When your life takes the shape of a question, says Guo Gu, then you have entered the practice of huatou.
As our world consistently changes, Rebecca Li explains how we can feel true freedom when we learn to live every moment as a new experience.
In “China Root,” David Hinton invites the reader to reexamine Zen through its roots in Taoist teachings. Here, he takes a Taoist lens to the idea of “Buddha” itself.
Randy Rosenthal interviews the award-winning translator, whose new book, “China Root,” goes deep into the Taoist origins of Chan (Zen).
How do we as Buddhists meet the challenges of our time? Joan Sutherland says an answer lies in the teachings of two great Chan masters.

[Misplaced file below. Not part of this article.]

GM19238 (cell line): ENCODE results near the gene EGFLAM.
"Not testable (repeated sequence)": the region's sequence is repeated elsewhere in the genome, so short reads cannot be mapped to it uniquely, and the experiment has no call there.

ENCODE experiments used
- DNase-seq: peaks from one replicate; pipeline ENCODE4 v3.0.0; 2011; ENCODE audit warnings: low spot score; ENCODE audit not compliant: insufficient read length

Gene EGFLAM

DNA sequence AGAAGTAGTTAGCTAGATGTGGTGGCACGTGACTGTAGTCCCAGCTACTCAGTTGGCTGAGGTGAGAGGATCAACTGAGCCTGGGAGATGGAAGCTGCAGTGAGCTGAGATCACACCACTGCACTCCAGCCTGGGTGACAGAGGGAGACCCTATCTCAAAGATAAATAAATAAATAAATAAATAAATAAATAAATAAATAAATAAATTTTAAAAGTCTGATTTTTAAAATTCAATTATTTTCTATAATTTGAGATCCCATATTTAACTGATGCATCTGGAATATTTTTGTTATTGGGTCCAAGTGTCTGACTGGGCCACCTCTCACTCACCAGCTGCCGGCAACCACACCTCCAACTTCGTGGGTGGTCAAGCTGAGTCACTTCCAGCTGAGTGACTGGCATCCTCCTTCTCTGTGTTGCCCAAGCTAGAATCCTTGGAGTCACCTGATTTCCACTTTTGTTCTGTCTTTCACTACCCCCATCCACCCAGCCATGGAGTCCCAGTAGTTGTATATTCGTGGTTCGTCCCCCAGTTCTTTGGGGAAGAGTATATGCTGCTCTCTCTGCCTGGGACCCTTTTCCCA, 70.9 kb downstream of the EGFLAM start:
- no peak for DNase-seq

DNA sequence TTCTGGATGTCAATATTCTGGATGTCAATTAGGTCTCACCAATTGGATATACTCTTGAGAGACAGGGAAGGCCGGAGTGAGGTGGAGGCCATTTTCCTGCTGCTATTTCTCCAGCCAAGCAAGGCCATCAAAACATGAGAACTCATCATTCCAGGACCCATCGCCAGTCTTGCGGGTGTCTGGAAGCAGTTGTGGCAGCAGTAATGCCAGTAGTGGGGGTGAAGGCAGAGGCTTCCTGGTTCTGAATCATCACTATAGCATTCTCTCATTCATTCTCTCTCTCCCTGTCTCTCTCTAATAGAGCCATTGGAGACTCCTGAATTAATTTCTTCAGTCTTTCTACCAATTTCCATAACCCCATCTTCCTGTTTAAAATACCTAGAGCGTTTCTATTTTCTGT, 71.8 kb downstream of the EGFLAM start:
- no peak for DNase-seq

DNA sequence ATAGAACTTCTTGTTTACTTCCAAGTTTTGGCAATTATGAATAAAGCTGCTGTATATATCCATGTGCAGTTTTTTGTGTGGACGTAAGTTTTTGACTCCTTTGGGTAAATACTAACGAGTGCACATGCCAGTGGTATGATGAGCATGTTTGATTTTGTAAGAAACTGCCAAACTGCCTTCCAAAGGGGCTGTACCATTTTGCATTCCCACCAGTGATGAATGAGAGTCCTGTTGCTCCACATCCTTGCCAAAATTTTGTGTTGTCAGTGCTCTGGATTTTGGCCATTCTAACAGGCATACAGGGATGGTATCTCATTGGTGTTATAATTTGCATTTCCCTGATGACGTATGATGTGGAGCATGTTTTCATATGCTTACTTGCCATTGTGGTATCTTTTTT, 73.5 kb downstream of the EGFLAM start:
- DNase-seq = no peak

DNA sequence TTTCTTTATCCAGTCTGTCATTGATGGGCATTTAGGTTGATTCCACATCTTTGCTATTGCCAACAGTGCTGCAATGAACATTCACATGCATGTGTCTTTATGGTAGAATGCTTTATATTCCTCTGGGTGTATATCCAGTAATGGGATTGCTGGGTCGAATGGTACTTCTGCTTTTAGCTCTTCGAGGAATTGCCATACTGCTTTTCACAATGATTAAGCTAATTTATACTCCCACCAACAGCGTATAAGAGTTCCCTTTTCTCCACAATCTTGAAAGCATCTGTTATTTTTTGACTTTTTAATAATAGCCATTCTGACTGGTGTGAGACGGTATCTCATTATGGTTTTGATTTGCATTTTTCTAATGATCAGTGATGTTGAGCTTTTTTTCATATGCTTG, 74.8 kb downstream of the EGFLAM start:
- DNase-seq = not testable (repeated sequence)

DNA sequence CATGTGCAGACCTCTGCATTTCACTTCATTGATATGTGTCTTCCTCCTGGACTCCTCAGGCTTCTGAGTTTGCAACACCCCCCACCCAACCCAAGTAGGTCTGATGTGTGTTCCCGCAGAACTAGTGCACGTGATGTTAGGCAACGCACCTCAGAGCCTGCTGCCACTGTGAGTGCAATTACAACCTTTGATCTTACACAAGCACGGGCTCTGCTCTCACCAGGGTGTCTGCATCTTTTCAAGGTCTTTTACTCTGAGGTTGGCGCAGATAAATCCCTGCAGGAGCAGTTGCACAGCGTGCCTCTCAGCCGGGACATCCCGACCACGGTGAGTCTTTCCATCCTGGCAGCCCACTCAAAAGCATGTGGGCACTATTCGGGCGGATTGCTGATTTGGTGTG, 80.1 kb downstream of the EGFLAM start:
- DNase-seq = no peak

The legendary founder of Zen in China famously taught a dictum long-regarded as the taproot of Zen, “Point directly at the human mind, see its nature, and become Buddha.”
Geoffrey Shugen Arnold tells the story of Prajnatara, the 27th “patriarch” of Indian Buddhism — who is believed to have been a woman.
Before you fully embark on the path of the bodhisattvas and buddhas, says Sheng Yen, you must first practice the four steps to magical powers.
In the wake of the Sandy Hook shooting in 2012, Buddhist teacher Guo Gu explored human violence through the lens of the three poisons.
Working with thoughts is a central practice in Buddhism. But what does that mean exactly? Are we truing to stop thoughts or not? A Chan Buddhist view.